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TitleA tidewater glacier landform assemblage in Belcher Inlet, Canadian Arctic
AuthorBatchelor, C L; Dowdeswell, J A; Dowdeswell, E K; Todd, B J; Sharp, M J
SourceAtlas of Submarine Glacial Landforms: Modern, Quaternary, and Ancient; by Dowdeswell, J A (ed.); Canals, M (ed.); Jakobsson, M (ed.); Dowdeswell, E K (ed.); Hogan, K A (ed.); Geological Society Memoir vol. 46, 2016 p. 155-158, https://doi.org/10.1144/M46.146
Year2016
Alt SeriesEarth Sciences Sector, Contribution Series 20150042
PublisherGeological Society of London (London)
Documentserial
Lang.English
Mediapaper; on-line; digital
File formatpdf
ProvinceNorthern offshore region; Nunavut
NTS48H
AreaBelcher Inlet; Belcher Glacier
Lat/Long WENS -81.4167 -80.6667 75.6833 75.6333
SubjectsBelcher Glacier; Fitzroy Glacier; tidewater outlet glacier; iceberg calving; seabed topography; sub-bottom profiling
Illustrationslocation maps; satellite images; bathymetric profiles
ProgramMarine Geohazards, Public Safety Geoscience
AbstractBelcher Glacier, a 35 km long tidewater outlet glacier of the 12 000 km2 ice cap on Devon Island (Dowdeswell et al. 2004), is one of the fastest-flowing glaciers in the Canadian Arctic (Van Wychen et al. 2014) (Fig. 1). Belcher Glacier and neighbouring Fitzroy Glacier to the southeast account for about 55% of the iceberg calving loss from the Devon Ice Cap (Van Wychen et al. 2014). The terminus of Belcher Glacier remained relatively stable between the 1960s (light blue dashed line in Fig. 1a) and 2000 (Landsat 7 satellite image in Fig. 1a). In contrast, the unnamed glacier immediately to the north retreated 2 km during this period (Fig. 1a). Belcher Glacier and the unnamed glacier retreated around 500 and 250 m, respectively, between 2000 and 2014 (dark blue dashed line in Fig. 1a). The bed topography of Belcher Glacier, which is around 250 m below sea level at the present-day glacier margin (Fig. 1c) and remains below sea level in the lower 11 km of the glacier, suggests that its terminus region may become unstable in the event of future retreat. Seafloor mapping of Belcher Inlet beyond the termini of Belcher Glacier and the unnamed glacier (Fig. 1a), together with sub-bottom profiling, provide information about the dynamic behaviour of tidewater glaciers.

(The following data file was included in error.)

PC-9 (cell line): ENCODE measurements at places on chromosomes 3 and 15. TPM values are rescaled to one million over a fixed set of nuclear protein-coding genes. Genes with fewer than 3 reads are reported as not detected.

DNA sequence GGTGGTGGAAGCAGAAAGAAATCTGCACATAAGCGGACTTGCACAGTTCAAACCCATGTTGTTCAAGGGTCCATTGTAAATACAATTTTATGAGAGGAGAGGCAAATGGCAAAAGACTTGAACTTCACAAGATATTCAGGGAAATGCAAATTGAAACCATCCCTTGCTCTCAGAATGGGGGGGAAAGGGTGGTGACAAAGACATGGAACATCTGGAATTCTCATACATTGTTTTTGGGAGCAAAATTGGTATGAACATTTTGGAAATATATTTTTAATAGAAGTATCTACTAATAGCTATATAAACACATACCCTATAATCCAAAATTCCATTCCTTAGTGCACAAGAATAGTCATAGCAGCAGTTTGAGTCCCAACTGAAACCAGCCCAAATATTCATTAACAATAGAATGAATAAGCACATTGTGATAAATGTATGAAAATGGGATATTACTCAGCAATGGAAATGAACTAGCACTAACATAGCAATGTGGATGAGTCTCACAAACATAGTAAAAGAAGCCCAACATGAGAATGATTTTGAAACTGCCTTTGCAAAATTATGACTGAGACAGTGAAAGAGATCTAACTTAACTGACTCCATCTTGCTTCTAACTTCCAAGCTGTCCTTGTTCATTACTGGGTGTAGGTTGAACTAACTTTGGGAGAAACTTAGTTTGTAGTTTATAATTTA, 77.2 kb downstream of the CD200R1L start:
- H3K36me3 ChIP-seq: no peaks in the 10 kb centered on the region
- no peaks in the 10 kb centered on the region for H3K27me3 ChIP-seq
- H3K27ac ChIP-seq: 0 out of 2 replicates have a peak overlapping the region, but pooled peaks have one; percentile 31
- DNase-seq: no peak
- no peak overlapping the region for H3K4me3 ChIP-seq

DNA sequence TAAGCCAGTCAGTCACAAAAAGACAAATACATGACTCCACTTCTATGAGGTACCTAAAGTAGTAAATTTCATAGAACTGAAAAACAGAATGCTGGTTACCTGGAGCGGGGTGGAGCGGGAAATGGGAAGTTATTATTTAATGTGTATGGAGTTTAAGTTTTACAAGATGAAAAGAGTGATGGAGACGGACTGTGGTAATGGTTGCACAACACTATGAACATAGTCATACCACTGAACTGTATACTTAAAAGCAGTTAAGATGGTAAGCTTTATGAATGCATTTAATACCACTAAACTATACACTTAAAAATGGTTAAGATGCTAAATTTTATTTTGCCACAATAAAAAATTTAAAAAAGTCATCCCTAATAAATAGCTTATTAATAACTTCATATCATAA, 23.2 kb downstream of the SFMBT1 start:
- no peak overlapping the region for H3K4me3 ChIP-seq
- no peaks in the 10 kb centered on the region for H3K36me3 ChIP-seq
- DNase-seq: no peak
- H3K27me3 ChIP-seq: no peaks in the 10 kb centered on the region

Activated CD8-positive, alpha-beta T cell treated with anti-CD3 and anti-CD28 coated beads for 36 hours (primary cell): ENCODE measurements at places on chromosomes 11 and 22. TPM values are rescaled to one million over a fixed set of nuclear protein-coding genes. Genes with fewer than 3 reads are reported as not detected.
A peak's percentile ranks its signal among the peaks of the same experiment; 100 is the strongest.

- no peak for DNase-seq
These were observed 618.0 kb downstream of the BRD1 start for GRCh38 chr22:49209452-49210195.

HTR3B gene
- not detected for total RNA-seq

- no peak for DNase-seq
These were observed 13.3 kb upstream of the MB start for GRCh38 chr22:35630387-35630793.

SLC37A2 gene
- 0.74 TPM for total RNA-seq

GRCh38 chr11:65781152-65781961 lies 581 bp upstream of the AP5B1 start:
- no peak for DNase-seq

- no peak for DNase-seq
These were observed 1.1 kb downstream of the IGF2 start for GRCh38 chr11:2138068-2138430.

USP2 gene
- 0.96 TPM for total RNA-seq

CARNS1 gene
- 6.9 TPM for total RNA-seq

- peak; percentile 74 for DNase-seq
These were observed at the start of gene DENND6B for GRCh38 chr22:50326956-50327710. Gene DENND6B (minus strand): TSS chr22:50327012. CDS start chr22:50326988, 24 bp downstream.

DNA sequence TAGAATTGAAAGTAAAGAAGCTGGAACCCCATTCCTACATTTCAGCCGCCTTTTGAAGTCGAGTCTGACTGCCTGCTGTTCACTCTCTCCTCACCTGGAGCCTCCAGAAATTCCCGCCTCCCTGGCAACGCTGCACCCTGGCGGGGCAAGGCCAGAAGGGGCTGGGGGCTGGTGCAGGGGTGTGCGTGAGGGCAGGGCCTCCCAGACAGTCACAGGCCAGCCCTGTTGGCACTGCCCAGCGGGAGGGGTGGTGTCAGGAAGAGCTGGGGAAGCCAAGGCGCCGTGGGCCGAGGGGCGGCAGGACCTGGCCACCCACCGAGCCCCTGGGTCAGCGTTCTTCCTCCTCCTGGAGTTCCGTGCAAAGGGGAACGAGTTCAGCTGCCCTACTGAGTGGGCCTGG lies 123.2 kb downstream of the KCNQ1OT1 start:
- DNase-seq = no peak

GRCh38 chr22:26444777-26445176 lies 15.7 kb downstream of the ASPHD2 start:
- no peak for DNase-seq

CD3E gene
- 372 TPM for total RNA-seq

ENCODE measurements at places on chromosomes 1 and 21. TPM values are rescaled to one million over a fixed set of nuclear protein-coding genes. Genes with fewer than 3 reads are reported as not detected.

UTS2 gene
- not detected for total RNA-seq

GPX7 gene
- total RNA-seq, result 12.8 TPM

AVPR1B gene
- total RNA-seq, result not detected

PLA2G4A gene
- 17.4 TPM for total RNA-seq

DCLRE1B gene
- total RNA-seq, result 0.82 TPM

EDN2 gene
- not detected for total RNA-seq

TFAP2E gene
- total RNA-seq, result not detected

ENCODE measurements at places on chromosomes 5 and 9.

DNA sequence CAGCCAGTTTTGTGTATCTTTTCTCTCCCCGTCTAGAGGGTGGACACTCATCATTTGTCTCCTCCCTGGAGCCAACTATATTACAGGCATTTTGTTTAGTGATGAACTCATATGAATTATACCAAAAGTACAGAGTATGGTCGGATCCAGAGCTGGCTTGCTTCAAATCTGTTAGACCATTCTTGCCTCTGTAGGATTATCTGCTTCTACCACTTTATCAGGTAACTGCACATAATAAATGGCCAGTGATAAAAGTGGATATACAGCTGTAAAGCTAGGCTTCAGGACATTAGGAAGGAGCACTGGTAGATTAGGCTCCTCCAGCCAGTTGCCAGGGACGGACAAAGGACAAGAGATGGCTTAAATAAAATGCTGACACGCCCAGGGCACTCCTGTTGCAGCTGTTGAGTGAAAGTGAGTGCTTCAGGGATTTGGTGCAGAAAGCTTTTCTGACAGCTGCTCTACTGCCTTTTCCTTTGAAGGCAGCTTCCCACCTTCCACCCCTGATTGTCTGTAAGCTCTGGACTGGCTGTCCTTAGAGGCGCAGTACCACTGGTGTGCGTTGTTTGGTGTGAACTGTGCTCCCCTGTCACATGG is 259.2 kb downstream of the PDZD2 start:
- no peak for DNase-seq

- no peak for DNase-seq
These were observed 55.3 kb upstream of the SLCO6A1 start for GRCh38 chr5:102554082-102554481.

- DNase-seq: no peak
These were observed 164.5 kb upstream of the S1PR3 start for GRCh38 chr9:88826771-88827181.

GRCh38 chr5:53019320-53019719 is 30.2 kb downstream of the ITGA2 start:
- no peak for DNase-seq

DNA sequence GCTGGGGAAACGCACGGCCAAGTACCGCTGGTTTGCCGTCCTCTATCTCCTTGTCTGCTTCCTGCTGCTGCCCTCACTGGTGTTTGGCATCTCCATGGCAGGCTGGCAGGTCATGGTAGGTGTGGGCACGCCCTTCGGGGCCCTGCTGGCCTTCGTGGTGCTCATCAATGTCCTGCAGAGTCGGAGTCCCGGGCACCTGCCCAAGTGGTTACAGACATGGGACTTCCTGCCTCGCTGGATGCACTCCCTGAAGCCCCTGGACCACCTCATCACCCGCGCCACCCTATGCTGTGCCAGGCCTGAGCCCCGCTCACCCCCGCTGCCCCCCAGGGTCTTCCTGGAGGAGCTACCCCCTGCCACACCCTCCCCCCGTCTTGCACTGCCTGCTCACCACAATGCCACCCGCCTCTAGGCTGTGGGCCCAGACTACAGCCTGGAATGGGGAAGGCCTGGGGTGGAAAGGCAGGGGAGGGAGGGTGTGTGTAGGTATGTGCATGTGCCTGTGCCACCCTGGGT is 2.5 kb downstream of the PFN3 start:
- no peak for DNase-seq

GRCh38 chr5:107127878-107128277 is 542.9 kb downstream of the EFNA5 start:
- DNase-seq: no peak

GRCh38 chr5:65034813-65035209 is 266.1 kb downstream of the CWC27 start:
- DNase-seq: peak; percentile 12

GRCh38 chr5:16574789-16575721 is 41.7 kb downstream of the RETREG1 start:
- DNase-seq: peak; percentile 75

Summary(Plain Language Summary, not published)
Belcher Glacier, a 35 km-long tidewater outlet glacier of the 12,000 km2 ice cap on Devon Island, is one of the fastest-flowing glaciers in the Canadian Arctic. Belcher Glacier and neighbouring Fitzroy Glacier to the southeast account for about 55% of the iceberg calving loss from the Devon Ice Cap. The terminus of Belcher Glacier remained relatively stable between the 1960s and 2000. In contrast, the unnamed glacier immediately to the north retreated 2 km during this period. Belcher Glacier and the unnamed glacier retreated around 500 m and 250 m, respectively, between 2000 and 2014. The bed topography of Belcher Glacier is around 250 m below sea level at the present-day glacier, suggesting that its terminus region may become unstable in the event of future retreat. Seafloor mapping of Belcher Inlet beyond the termini of Belcher Glacier and the unnamed glacier, together with sub-bottom profiling, provide information about the dynamic behaviour of tidewater glaciers.
GEOSCAN ID296402